Tom McCarthy is a novelist whose work has been translated into more than twenty languages and adapted for cinema, theater, and radio. His first novel, Remainder, won the 2008 Believer Book Award; his third, C, was a 2010 Booker Prize finalist, as was his fourth, Satin Island, in 2015. McCarthy is also author of the study Tintin and the Secret of Literature, and of the essay collection Typewriters, Bombs, Jellyfish. He contributes regularly to publications such as the New York Times, the London Review of Books, Harper’s, and Artforum. In 2013 he was awarded the inaugural Windham-Campbell Prize for fiction. His new novel, The Making of Incarnation, was published in November 2021. McCarthy has held visiting professorships at the Royal College of Art, London; Columbia University, New York; and Städelschule, Frankfurt. In 2019 he guest-curated the exhibition Empty House of the Stare at London’s Whitechapel Gallery. He lives in Berlin, where in 2019 he was a Fellow of the DAAD Artists-in-Berlin program. Born in Scotland, he is now a Swedish citizen.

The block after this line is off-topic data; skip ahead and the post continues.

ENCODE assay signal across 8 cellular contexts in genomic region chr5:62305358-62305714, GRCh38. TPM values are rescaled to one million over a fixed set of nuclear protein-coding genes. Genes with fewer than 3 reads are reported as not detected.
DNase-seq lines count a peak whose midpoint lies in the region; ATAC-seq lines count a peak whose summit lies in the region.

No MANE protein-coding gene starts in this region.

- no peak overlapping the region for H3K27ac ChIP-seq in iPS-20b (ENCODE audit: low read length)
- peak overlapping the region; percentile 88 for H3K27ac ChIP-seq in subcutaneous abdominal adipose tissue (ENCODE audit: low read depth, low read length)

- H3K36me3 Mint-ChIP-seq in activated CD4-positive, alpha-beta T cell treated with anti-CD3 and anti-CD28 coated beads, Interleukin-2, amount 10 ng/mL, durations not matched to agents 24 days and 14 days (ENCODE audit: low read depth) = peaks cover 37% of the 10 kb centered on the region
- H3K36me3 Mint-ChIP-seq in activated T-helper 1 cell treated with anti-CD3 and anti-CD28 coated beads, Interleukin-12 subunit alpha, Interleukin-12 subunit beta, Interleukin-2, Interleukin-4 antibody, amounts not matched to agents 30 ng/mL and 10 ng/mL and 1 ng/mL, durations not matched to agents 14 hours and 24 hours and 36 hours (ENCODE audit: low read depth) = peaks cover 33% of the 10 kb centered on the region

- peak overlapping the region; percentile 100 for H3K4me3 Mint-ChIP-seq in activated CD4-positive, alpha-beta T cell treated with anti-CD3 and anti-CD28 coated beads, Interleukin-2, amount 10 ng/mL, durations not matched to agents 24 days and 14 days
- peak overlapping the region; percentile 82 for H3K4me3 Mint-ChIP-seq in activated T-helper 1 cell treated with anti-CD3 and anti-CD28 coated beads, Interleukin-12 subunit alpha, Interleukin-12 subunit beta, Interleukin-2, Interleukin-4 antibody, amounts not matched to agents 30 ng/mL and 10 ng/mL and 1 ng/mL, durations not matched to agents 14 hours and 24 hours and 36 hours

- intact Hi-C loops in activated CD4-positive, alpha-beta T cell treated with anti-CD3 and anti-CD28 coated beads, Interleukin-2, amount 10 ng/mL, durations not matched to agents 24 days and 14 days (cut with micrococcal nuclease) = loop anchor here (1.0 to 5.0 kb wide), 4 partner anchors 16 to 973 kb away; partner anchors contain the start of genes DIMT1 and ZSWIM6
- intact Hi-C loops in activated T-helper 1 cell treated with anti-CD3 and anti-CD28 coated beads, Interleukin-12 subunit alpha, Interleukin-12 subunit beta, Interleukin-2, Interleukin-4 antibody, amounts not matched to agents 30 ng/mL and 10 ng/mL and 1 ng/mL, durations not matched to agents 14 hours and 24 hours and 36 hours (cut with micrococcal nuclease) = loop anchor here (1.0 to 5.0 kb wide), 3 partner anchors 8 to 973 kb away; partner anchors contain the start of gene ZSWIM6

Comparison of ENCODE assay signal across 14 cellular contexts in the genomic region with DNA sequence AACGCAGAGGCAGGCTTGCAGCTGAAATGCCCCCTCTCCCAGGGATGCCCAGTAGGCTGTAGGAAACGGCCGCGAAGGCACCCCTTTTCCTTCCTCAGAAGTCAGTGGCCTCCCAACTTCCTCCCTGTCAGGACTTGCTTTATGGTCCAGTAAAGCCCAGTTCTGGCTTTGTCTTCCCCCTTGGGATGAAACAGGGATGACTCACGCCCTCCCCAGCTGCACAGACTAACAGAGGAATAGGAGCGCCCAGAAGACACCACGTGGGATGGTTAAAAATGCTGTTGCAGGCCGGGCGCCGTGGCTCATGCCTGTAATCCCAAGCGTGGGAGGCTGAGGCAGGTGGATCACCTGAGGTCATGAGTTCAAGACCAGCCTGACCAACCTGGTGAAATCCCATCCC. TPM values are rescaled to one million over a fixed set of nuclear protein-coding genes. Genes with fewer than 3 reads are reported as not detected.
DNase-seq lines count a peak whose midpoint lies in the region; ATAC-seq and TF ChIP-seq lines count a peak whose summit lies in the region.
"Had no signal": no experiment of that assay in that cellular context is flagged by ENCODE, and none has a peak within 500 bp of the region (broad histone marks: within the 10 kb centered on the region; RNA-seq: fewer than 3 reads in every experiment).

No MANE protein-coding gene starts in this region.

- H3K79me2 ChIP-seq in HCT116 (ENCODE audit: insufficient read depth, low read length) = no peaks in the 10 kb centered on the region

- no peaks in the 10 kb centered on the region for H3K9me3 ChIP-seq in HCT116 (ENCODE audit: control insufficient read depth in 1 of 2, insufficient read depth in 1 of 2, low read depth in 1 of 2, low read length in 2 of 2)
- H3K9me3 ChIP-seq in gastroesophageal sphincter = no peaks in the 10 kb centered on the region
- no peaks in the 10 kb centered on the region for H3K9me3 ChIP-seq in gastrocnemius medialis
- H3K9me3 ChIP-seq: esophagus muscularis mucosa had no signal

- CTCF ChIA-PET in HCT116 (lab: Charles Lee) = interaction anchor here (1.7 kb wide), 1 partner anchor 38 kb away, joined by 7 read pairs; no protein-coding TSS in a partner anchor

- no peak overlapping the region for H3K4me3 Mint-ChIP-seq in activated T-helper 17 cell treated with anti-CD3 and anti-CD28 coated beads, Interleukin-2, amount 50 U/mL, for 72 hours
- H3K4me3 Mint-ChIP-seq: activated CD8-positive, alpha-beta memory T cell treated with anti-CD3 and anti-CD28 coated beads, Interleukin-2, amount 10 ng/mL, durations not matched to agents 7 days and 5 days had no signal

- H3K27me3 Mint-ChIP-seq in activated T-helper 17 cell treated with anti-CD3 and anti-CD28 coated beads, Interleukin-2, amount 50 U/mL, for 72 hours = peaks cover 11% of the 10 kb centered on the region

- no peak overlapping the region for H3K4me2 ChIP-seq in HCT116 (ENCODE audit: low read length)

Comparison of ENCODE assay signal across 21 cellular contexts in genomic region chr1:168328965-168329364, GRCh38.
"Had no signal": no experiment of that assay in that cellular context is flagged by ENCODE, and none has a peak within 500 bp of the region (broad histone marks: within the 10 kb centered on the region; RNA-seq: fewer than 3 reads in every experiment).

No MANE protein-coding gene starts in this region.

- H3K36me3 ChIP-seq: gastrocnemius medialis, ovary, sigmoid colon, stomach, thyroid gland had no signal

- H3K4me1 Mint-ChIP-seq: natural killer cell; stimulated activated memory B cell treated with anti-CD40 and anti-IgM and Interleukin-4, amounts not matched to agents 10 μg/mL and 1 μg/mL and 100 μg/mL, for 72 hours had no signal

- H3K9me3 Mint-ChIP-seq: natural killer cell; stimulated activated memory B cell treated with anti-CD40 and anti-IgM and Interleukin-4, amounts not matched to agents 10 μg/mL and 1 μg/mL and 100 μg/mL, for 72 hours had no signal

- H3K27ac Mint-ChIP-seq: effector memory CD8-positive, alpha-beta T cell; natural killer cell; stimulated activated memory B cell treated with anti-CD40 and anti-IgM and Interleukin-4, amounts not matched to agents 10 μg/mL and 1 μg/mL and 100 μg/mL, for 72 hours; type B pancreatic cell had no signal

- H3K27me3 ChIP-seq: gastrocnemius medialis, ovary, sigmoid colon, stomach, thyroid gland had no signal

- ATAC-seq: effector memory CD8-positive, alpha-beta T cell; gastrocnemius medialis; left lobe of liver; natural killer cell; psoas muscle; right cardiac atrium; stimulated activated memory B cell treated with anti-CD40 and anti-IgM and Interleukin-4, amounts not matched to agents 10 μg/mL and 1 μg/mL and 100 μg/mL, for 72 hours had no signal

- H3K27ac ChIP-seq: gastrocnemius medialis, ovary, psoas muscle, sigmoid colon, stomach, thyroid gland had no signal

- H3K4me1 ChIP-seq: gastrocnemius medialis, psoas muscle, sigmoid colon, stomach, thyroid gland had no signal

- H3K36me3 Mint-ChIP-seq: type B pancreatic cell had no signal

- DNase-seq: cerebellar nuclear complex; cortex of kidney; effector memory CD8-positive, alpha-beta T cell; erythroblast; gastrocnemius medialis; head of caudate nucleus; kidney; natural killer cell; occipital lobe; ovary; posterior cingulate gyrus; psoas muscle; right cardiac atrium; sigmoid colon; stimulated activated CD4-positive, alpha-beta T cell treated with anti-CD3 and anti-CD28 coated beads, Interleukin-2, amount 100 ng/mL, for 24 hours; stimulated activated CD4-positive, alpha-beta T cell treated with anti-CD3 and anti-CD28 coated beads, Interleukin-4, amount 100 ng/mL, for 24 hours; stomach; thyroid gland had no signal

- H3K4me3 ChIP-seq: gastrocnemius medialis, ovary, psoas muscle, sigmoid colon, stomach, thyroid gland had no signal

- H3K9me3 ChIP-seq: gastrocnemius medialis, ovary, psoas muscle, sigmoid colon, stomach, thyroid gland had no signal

Anne Hilde Neset
Anne Hilde Neset is the director of Kunstnernes Hus. She has worked as a writer and editor at the London-based music magazine The Wire, a founder of several music festivals in the UK and Norway, and a broadcaster and host of the music program Late Junction on BBC Radio 3. She is one of the founders of the curatorial agency Electra.
Stefan Panhans, Andrea Winkler: Freeroam À Rebours, Mod#I.1. Filmstill © Stefan Panhans.
Bilder av kunstnere:
Stan Douglas © Evaan Kheraj
Harun Farocki © Hertha Hurnaus, 2007
Ingri Midgard Fiksdal © Bea Borgers
Åke Hodell © Per Wiklund, 1965
Stefan Panhans & Andrea Winkler © Panhans & Winkler
Susan Philipsz © Franziska Sinn
Elizabeth Price © EP studio